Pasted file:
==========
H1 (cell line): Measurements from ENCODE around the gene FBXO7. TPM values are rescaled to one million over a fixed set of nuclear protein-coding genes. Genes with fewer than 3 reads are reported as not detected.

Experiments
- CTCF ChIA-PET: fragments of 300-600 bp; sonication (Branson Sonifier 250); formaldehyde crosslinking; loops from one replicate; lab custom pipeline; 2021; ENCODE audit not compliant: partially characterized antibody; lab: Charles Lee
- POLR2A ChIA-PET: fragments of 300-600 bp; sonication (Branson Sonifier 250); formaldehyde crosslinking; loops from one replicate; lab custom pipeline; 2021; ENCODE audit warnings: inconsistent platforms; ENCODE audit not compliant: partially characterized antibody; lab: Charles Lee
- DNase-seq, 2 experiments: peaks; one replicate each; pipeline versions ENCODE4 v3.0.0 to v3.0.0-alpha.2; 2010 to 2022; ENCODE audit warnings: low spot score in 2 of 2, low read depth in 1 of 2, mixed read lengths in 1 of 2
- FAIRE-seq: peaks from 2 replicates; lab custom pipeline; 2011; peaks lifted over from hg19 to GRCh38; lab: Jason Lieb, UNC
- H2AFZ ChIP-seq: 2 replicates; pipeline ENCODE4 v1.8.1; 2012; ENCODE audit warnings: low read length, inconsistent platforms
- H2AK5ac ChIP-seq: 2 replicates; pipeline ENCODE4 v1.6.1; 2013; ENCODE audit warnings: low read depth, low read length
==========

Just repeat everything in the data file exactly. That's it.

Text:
H1 (cell line): Measurements from ENCODE around the gene FBXO7. TPM values are rescaled to one million over a fixed set of nuclear protein-coding genes. Genes with fewer than 3 reads are reported as not detected.

Experiments
- CTCF ChIA-PET: fragments of 300-600 bp; sonication (Branson Sonifier 250); formaldehyde crosslinking; loops from one replicate; lab custom pipeline; 2021; ENCODE audit not compliant: partially characterized antibody; lab: Charles Lee
- POLR2A ChIA-PET: fragments of 300-600 bp; sonication (Branson Sonifier 250); formaldehyde crosslinking; loops from one replicate; lab custom pipeline; 2021; ENCODE audit warnings: inconsistent platforms; ENCODE audit not compliant: partially characterized antibody; lab: Charles Lee
- DNase-seq, 2 experiments: peaks; one replicate each; pipeline versions ENCODE4 v3.0.0 to v3.0.0-alpha.2; 2010 to 2022; ENCODE audit warnings: low spot score in 2 of 2, low read depth in 1 of 2, mixed read lengths in 1 of 2
- FAIRE-seq: peaks from 2 replicates; lab custom pipeline; 2011; peaks lifted over from hg19 to GRCh38; lab: Jason Lieb, UNC
- H2AFZ ChIP-seq: 2 replicates; pipeline ENCODE4 v1.8.1; 2012; ENCODE audit warnings: low read length, inconsistent platforms
- H2AK5ac ChIP-seq: 2 replicates; pipeline ENCODE4 v1.6.1; 2013; ENCODE audit warnings: low read depth, low read length